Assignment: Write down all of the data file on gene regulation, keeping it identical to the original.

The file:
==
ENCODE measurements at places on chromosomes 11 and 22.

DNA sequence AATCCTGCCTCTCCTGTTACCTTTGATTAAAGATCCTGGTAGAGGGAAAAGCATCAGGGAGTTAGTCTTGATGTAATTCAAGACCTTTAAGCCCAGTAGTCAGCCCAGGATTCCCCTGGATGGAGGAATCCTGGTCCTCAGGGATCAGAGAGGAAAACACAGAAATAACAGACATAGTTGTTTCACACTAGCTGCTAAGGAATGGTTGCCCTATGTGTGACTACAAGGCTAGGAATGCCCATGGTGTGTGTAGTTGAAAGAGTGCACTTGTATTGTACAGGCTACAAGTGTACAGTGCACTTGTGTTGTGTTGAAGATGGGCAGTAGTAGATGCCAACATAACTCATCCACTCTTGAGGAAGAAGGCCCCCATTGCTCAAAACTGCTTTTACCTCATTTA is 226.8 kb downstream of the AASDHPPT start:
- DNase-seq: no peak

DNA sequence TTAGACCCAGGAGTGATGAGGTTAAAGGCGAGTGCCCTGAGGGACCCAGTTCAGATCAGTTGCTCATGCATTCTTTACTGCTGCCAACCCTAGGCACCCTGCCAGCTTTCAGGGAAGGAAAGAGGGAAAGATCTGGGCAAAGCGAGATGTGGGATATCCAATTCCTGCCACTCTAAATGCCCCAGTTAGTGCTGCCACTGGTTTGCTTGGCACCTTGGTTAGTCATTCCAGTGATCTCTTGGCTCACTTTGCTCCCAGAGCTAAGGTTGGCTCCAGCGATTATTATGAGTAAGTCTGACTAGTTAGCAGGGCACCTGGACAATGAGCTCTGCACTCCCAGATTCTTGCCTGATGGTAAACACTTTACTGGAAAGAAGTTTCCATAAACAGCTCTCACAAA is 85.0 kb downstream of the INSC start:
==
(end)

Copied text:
ENCODE measurements at places on chromosomes 11 and 22.

DNA sequence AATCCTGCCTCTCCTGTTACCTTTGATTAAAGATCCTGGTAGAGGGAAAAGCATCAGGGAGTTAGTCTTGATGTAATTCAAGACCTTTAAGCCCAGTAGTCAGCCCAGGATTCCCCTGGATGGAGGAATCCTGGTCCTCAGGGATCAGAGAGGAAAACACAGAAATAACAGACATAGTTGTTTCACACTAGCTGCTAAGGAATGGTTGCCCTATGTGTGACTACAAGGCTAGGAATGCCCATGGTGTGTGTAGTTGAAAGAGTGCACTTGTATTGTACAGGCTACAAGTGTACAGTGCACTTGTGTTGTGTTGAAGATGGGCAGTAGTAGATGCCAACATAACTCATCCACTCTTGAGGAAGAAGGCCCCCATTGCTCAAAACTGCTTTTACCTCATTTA is 226.8 kb downstream of the AASDHPPT start:
- DNase-seq: no peak

DNA sequence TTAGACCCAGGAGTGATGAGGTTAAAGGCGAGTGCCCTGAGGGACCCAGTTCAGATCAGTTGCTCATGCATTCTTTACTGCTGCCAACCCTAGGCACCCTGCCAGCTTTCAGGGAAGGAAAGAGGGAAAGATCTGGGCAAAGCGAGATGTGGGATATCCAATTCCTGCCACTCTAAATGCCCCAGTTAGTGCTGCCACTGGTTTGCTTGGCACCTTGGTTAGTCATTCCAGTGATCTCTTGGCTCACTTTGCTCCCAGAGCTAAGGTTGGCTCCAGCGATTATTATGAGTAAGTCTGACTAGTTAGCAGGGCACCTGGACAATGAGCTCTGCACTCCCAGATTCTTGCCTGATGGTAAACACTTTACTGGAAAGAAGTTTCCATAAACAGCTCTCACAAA is 85.0 kb downstream of the INSC start: